"It seemed to me that we should celebrate the fact that we have, right here in our neighborhood, the largest piece of copyrighted public art in the world," said Joyce Linehan, chairwoman of the arts collaborative.
The event will feature a panel discussion with artists and others familiar with the Kent's art, and on public art in general. It will cover the life of Kent, who died of cancer in 1986 at age 67, as well as the history of the tank, which Mickey Myers, a friend of Kent, described as "a sign of hope that we are not alone."
The painting was commissioned in 1971 by then-Boston Gas president Eli Goldstone, who thought it would be good to turn the two gas tanks into a work of art.
The design on the 140-foot-high tank features a vibrant rainbow splash and is easily visible from the Southeast Expressway. The original tank was torn down in 1992 and the painting was recreated on the remaining tank, now owned by National Grid.
"I think it is an interesting example of a piece of public art that has been closely identified with Boston," said Ricardo Barreto, executive director of Urban Arts at the Massachusetts College of Art and Design, who will moderate the forum. "It's a piece that people were skeptical about initially, but has since become a symbol of the city to some extent."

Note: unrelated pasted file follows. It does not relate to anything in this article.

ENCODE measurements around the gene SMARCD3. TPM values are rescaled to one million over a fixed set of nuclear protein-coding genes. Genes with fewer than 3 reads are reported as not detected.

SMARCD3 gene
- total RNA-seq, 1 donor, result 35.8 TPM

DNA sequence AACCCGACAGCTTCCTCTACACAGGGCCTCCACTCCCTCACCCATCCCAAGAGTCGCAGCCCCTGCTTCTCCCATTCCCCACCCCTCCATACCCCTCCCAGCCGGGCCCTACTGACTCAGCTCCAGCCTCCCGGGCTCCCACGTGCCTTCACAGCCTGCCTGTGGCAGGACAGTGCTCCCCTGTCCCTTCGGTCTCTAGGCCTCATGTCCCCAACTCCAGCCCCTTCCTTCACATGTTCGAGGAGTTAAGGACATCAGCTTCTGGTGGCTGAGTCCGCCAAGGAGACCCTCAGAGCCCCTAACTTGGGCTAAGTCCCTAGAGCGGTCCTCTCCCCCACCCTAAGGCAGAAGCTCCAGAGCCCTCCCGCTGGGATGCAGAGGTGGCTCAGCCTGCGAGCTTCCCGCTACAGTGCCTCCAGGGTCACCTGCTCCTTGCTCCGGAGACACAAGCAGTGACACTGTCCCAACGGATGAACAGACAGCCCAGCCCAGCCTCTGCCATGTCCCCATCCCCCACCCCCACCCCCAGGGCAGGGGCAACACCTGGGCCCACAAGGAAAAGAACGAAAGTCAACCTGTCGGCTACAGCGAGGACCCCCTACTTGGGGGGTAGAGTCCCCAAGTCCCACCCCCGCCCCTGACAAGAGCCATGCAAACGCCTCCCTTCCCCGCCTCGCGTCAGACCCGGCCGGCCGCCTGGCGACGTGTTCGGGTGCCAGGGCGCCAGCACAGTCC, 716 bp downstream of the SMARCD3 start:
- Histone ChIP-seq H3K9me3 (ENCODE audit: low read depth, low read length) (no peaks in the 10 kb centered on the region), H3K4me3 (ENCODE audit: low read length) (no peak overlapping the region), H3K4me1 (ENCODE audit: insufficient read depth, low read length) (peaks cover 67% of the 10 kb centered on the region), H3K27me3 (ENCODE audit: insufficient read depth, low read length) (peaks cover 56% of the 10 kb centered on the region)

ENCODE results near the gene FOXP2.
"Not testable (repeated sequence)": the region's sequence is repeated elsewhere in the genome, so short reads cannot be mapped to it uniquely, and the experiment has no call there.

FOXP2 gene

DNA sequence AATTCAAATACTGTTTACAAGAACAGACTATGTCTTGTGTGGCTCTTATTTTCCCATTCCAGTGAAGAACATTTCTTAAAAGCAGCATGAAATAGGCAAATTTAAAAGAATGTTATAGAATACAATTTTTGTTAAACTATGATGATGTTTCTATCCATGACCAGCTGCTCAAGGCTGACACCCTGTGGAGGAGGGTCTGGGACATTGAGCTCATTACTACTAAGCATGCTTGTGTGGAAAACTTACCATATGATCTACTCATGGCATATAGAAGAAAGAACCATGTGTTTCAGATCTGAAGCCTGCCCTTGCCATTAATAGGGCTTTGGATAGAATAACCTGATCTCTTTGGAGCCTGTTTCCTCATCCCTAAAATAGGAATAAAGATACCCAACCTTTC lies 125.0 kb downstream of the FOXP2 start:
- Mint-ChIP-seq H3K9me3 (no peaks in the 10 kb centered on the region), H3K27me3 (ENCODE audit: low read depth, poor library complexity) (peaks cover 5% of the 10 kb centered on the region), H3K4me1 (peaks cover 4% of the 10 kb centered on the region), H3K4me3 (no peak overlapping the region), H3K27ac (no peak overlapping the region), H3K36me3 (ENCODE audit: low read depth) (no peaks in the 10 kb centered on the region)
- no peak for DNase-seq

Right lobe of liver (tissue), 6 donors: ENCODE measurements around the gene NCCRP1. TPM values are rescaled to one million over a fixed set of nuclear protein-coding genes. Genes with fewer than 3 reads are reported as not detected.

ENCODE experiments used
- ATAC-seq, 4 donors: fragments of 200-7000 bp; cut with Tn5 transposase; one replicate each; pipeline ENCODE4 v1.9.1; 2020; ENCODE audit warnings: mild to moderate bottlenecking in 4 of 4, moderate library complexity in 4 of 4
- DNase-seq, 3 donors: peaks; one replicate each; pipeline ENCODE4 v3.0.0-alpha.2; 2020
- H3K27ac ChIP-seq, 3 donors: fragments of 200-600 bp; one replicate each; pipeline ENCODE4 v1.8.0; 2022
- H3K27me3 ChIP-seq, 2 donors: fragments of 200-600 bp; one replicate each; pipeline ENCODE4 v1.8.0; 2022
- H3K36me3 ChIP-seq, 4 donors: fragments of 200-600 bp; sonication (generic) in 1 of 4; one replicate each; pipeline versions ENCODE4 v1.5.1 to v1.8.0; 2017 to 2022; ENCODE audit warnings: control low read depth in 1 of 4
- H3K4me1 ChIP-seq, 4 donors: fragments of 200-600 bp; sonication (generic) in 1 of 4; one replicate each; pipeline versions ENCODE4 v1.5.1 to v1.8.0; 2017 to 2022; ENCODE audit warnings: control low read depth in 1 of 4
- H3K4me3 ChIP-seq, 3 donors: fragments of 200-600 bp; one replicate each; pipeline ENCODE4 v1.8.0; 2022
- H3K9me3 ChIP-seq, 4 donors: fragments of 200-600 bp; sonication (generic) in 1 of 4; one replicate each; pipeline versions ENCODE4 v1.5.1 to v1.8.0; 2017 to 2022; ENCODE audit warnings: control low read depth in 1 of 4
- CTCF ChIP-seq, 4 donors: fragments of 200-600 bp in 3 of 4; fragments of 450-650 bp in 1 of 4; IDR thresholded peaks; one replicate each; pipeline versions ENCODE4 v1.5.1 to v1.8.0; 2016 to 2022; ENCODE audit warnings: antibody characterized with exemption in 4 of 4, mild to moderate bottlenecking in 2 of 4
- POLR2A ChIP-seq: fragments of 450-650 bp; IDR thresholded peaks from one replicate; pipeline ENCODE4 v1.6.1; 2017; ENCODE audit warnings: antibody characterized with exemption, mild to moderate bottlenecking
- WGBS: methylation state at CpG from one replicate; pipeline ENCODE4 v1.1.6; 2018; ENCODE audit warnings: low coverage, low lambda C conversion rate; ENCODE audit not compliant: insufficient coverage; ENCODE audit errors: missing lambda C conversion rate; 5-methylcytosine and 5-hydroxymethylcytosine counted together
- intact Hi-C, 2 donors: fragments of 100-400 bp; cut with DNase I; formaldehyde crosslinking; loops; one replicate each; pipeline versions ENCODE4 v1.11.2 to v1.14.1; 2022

Part of this skepticism may have stemmed from the whispers that Kent intentionally inserted a silhouette of Ho Chi Minh, the longtime Vietnamese revolutionary leader, to make an antiwar message. This idea has made the iconic piece of art somewhat divisive. When the original tank was torn down in 1992, veterans' groups demanded the design not be included in the replacement.
Kent denied that Ho's likeness was on the painting, and many doubt the validity of interpretations to the contrary.
According to Alexandra Carrera, director of the Corita Art Center in Los Angeles, Kent's style wasn't well-suited to concealing an abstract representation of someone's face. "There was nothing really meticulous about her paintings," said Carrera. "I don't think there was anything to the rumors."
Myers, who is executive director of the Bryan Memorial Gallery in Jeffersonville, Vt., also said there is nothing to the rumors.
"I can tell you from [seeing] those earliest sketches there was never any intention or goal to create a portrait of anyone or to make any form of political statement in Corita's brush strokes."
But controversies aside, the painting has persisted through the years as a slice of quintessential Boston. Paul White, who in the early '70s served as state senator for the district in which the tank is located, said that while constituents initially didn't know what to make of the eccentric design, it has grown on the people of Dorchester.
"It's a real unique community icon, it has an identity, and it is so different from public construction, which can be so bland," said White, who will take part in the panel discussion. "It has endured because, despite its age, it continues to be a fresh image."
"Anyone from the community will instantly recognize the gas tanks," said Barreto.
"The traffic reports even cite the tanks when giving traffic reports. It is really a piece to celebrate, and I think people would be really disturbed if it were gone."